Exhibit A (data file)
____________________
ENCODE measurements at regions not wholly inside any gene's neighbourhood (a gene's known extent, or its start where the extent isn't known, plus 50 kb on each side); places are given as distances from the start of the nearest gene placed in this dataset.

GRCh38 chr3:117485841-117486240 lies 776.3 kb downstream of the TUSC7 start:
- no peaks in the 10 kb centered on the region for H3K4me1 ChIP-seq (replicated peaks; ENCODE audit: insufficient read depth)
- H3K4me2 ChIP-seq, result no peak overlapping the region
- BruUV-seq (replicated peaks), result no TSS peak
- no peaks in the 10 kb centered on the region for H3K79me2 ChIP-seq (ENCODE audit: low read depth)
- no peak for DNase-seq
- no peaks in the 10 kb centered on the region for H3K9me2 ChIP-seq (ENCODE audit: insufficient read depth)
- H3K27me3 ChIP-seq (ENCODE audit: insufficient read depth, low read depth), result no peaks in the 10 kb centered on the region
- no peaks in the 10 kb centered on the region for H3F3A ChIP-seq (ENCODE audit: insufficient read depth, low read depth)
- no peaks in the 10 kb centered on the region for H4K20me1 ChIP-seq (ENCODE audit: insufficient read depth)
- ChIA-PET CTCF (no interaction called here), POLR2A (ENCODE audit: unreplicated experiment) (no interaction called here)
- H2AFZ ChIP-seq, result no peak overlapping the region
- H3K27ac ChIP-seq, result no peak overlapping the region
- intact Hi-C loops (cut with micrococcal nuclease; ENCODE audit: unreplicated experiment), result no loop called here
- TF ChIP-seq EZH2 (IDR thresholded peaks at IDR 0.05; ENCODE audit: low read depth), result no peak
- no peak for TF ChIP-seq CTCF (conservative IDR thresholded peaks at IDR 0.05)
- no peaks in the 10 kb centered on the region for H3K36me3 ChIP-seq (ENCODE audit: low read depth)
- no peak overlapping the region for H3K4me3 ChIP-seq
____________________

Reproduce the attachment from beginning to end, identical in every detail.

ENCODE measurements at regions not wholly inside any gene's neighbourhood (a gene's known extent, or its start where the extent isn't known, plus 50 kb on each side); places are given as distances from the start of the nearest gene placed in this dataset.

GRCh38 chr3:117485841-117486240 lies 776.3 kb downstream of the TUSC7 start:
- no peaks in the 10 kb centered on the region for H3K4me1 ChIP-seq (replicated peaks; ENCODE audit: insufficient read depth)
- H3K4me2 ChIP-seq, result no peak overlapping the region
- BruUV-seq (replicated peaks), result no TSS peak
- no peaks in the 10 kb centered on the region for H3K79me2 ChIP-seq (ENCODE audit: low read depth)
- no peak for DNase-seq
- no peaks in the 10 kb centered on the region for H3K9me2 ChIP-seq (ENCODE audit: insufficient read depth)
- H3K27me3 ChIP-seq (ENCODE audit: insufficient read depth, low read depth), result no peaks in the 10 kb centered on the region
- no peaks in the 10 kb centered on the region for H3F3A ChIP-seq (ENCODE audit: insufficient read depth, low read depth)
- no peaks in the 10 kb centered on the region for H4K20me1 ChIP-seq (ENCODE audit: insufficient read depth)
- ChIA-PET CTCF (no interaction called here), POLR2A (ENCODE audit: unreplicated experiment) (no interaction called here)
- H2AFZ ChIP-seq, result no peak overlapping the region
- H3K27ac ChIP-seq, result no peak overlapping the region
- intact Hi-C loops (cut with micrococcal nuclease; ENCODE audit: unreplicated experiment), result no loop called here
- TF ChIP-seq EZH2 (IDR thresholded peaks at IDR 0.05; ENCODE audit: low read depth), result no peak
- no peak for TF ChIP-seq CTCF (conservative IDR thresholded peaks at IDR 0.05)
- no peaks in the 10 kb centered on the region for H3K36me3 ChIP-seq (ENCODE audit: low read depth)
- no peak overlapping the region for H3K4me3 ChIP-seq